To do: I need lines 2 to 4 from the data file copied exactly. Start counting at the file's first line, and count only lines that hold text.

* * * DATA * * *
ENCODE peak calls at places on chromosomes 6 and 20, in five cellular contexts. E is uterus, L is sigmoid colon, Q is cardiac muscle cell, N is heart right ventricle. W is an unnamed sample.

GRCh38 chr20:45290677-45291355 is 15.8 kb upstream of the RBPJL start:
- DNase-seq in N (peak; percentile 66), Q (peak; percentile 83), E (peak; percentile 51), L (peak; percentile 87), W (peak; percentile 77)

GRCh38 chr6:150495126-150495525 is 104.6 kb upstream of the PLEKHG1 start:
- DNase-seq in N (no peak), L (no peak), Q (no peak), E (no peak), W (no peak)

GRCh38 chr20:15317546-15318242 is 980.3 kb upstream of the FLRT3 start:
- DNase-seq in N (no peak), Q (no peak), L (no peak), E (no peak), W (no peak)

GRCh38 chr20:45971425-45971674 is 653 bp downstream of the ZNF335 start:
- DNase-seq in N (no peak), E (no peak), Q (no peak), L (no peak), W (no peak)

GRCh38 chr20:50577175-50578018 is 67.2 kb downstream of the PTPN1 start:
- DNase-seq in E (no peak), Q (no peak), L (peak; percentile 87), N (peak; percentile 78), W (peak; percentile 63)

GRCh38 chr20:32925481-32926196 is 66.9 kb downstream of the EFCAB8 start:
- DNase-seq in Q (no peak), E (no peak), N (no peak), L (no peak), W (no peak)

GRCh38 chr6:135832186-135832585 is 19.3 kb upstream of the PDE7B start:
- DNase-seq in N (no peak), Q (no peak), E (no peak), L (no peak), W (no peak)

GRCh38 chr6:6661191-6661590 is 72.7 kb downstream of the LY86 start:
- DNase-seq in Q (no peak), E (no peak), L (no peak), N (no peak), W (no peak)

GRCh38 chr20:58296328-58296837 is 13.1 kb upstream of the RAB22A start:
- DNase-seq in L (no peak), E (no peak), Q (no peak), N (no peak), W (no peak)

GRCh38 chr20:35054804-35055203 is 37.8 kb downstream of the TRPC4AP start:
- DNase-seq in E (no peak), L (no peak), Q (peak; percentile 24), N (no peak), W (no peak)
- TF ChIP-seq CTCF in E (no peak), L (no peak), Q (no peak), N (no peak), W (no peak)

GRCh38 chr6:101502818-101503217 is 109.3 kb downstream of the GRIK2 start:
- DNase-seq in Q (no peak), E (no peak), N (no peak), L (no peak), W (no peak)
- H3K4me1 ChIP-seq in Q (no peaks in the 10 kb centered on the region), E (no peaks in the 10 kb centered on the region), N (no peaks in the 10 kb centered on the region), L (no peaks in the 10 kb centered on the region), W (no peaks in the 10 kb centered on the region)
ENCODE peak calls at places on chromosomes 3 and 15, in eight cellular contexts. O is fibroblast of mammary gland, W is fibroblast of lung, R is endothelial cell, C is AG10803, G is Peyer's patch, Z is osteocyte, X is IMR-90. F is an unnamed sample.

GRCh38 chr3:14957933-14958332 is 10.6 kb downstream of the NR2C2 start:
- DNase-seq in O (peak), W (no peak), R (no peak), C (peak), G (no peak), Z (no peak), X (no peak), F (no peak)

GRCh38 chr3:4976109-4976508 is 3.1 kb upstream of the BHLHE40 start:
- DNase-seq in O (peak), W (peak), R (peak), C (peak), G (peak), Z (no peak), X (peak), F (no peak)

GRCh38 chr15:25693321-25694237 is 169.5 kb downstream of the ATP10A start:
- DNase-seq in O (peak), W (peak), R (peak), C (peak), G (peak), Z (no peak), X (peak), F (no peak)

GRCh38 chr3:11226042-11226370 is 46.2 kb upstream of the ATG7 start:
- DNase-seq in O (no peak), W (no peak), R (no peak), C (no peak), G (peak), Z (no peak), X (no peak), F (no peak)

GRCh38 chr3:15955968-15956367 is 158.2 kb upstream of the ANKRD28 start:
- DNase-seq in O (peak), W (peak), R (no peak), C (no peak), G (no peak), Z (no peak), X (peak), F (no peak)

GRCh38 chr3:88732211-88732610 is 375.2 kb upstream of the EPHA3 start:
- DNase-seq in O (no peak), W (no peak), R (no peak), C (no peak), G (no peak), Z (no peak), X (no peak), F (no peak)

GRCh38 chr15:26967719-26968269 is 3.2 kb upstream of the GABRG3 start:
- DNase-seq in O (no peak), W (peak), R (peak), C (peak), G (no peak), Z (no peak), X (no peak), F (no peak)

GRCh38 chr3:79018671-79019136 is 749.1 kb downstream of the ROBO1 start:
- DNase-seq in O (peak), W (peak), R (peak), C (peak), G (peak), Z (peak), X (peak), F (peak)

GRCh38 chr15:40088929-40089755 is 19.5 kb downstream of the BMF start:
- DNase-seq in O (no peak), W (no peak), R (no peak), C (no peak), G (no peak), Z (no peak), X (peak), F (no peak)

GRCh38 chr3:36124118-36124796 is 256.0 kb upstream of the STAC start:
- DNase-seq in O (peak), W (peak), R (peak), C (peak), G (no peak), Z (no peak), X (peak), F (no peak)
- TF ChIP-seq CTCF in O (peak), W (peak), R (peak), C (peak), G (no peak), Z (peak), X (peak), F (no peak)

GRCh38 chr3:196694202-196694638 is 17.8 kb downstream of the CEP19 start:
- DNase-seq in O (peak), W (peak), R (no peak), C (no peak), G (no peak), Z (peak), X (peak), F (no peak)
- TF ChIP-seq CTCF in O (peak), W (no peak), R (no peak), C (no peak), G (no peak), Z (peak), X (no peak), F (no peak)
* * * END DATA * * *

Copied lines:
GRCh38 chr20:45290677-45291355 is 15.8 kb upstream of the RBPJL start:
- DNase-seq in N (peak; percentile 66), Q (peak; percentile 83), E (peak; percentile 51), L (peak; percentile 87), W (peak; percentile 77)

GRCh38 chr6:150495126-150495525 is 104.6 kb upstream of the PLEKHG1 start: